[Claimant Wages

The average weekly wage for Oregon workers injured on the job during fiscal year (FY) 1994 was $394.45. The average weekly wage for all workers (excluding federal) was $464.25, a difference of $69.80. For more information on the decline in the wages of injured workers relative to those of all Oregon workers (see Table 1), the publication Differences in Average Weekly Wages is available upon request.

Injured workers who are "disabled" for more than three calendar days receive time loss benefits equal to two-thirds of their weekly wage at time of injury, up to the maximum benefit limitation. For injuries occurring in FY 1994, the benefit limitation was $478.95. The maximum benefit changes each July 1, with the time loss maximum set to the average weekly wage of all Oregon employees during the fourth quarter of the preceding calendar year.

During FY 1994, 2,232 workers (7.9 percent of claimants) had weekly wages above $718.42, which is the wage at which claimants received the maximum benefit. Were there no benefit limitation, these higher-wage workers would have received time loss in excess of $478.95. However, any adverse effects of the benefit structure depend upon the extent to which tax-free workers' compensation benefits replace after-tax earnings or purchasing power.

[Table 1]

Of the 28,079 claimants with wages reported, 70.4 percent received wages which fell at or below the maximum benefit amount of $478.95 for those claims. Figure 1 shows the distribution of both wages and claims at $50 intervals for FY 1994.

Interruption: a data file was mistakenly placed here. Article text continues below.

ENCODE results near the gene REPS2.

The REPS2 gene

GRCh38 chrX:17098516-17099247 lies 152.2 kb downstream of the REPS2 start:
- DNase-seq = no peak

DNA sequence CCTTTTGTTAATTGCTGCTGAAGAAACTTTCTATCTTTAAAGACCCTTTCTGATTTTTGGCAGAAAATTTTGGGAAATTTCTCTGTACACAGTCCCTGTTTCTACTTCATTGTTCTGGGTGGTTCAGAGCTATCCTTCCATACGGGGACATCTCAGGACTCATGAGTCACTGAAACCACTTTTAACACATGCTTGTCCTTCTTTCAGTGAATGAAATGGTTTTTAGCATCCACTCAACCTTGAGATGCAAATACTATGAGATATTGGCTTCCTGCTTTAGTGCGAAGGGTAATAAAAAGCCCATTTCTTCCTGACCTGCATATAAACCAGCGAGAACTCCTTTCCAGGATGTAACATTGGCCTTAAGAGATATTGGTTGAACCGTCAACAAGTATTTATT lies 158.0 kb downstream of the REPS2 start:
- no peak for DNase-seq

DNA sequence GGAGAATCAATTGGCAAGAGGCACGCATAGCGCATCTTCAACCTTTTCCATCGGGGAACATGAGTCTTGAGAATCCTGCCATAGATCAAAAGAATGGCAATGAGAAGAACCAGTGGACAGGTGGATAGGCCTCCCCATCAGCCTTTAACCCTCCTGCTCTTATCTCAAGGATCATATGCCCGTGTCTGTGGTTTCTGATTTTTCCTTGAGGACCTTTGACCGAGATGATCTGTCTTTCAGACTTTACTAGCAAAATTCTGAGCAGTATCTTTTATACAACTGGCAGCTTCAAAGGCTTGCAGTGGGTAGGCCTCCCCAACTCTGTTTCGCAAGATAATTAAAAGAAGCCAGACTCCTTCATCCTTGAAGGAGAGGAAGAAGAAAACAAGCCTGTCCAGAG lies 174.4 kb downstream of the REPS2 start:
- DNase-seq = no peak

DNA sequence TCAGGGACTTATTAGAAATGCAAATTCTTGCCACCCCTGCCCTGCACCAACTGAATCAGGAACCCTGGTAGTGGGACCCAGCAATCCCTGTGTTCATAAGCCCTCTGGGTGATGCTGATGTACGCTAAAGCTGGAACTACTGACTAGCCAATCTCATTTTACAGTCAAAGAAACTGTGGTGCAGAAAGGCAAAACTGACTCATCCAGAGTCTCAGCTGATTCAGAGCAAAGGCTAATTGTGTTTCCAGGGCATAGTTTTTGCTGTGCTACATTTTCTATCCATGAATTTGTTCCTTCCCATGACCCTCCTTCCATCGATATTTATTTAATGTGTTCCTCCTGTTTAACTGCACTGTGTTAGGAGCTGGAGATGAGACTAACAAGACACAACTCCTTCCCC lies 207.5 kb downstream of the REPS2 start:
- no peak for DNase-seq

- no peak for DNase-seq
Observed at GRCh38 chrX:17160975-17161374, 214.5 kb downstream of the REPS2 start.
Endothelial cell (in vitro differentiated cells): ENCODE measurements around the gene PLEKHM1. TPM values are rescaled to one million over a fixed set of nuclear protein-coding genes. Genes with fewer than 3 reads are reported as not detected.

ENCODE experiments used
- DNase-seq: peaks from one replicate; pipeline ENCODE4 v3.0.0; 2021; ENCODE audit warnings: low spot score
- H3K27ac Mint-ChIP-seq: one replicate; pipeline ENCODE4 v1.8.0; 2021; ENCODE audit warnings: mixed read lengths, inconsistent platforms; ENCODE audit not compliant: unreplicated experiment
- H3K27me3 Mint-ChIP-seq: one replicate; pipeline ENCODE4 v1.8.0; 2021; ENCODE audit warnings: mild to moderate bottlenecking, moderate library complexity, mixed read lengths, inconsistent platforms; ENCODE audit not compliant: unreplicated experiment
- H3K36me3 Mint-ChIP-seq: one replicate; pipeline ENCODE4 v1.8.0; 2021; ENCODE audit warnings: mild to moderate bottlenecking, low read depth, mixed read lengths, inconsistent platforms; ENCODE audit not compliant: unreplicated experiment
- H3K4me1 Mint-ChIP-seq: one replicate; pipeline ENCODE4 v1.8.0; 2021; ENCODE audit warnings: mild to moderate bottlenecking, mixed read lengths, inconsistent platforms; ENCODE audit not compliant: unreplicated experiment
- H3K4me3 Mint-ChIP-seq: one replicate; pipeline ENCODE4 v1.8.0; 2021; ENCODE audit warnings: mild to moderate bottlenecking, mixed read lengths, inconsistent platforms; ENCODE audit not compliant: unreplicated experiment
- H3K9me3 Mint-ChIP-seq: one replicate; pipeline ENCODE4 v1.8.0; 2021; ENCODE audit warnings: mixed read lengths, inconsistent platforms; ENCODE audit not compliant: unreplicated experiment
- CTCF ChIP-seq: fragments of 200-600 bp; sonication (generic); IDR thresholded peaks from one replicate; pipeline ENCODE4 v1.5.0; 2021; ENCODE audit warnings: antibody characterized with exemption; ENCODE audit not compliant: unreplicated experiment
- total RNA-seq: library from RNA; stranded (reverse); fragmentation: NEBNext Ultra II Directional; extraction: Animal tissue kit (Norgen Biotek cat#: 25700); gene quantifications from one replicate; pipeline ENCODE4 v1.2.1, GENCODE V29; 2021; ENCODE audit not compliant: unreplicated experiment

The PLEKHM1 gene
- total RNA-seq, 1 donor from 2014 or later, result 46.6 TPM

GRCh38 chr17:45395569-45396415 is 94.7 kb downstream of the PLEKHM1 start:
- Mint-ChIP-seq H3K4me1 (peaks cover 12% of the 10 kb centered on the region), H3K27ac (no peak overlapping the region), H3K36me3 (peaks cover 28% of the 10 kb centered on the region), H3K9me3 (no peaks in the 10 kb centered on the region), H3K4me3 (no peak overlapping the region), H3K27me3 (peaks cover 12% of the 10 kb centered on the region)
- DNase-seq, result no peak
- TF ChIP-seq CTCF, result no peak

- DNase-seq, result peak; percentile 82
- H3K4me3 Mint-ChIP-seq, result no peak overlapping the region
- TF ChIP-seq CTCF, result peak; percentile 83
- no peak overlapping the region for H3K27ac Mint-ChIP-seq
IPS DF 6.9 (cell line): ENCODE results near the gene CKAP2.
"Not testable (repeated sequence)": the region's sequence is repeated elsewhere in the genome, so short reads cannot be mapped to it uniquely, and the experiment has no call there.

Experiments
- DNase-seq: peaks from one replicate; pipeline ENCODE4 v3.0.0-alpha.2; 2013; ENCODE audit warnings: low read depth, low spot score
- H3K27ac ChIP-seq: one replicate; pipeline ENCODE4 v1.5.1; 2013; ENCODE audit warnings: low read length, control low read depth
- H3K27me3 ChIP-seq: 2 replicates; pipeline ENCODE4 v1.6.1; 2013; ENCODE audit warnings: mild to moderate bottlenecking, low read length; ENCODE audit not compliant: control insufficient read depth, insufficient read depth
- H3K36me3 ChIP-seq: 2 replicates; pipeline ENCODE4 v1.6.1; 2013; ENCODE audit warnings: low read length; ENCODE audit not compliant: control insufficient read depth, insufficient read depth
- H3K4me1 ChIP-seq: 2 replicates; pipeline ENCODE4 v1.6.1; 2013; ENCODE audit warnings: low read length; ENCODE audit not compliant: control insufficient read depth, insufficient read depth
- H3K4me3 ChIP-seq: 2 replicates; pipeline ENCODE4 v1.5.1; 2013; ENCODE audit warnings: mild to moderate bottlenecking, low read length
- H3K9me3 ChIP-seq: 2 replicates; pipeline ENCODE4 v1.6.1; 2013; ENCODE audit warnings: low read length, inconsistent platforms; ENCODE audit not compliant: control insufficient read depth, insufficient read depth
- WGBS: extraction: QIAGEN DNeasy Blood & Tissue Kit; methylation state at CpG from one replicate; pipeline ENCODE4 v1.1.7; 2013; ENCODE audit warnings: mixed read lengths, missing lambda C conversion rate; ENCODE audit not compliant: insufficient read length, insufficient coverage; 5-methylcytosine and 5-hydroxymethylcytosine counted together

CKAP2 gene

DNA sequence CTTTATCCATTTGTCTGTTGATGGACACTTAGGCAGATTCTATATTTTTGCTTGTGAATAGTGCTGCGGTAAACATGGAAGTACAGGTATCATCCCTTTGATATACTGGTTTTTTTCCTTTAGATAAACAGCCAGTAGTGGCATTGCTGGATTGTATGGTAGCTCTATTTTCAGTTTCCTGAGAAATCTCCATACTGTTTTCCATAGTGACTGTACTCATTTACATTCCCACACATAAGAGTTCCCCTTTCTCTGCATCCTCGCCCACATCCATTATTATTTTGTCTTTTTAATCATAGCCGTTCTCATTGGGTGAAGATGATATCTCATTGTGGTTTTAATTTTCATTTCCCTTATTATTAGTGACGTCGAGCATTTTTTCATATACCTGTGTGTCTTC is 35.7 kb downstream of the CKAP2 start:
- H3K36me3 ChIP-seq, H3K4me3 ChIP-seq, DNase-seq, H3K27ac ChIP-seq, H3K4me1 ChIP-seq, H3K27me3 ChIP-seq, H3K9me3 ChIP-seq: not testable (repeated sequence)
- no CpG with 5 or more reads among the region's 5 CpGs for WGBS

[Figure 1]

The distribution of cases by age is shown in Table 2. Of the FY 1994 claims, 47.2 percent were for workers aged 34 and younger, with the greatest number in the 30-34 age group. The number of claims per age group steadily declines thereafter, while the average wage shows an increase until peaking at $471.59 per week in the 50-54 age group.
[Table 2]

Table 3 presents wage data by the sex of the claimants and the industry division as determined by the Standard Industrial Classification (SIC) of the employer at injury. In FY 1994, women accounted for 31.7 percent of the claims. The average wage for female workers was $311.05, while male workers averaged $433.11 per week. Manufacturing had the greatest number of claims, with 22.1 percent of the total. Mining had the highest average wage, $528.26. Retail trade had the lowest average wage, $287.75. The highest wages reported by major industry group (10 or more claims) were in heavy construction (SIC 16, $643.59) and state government - justice, public order and safety (SIC 92, $625.13). The lowest wages were in eating and drinking places (SIC 58, $203.21) and hotels and other lodging places (SIC 70, $206.24).
[Table 3]

Table 4 shows the occupations (10 or more claims) with the highest and lowest average weekly wages.
[Table 4]

Table 5 displays the percentage of claims and the average weekly wage by the top level of formal education completed at the time of injury.
[Table 5]

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Mike Maier, Research Analyst, Research & Analysis Section, Information Management Division (503) 947-7352

This document was originally published in March 1995.
Document URL: http://www.cbs.state.or.us/external/imd/rasums/claim94.h tm

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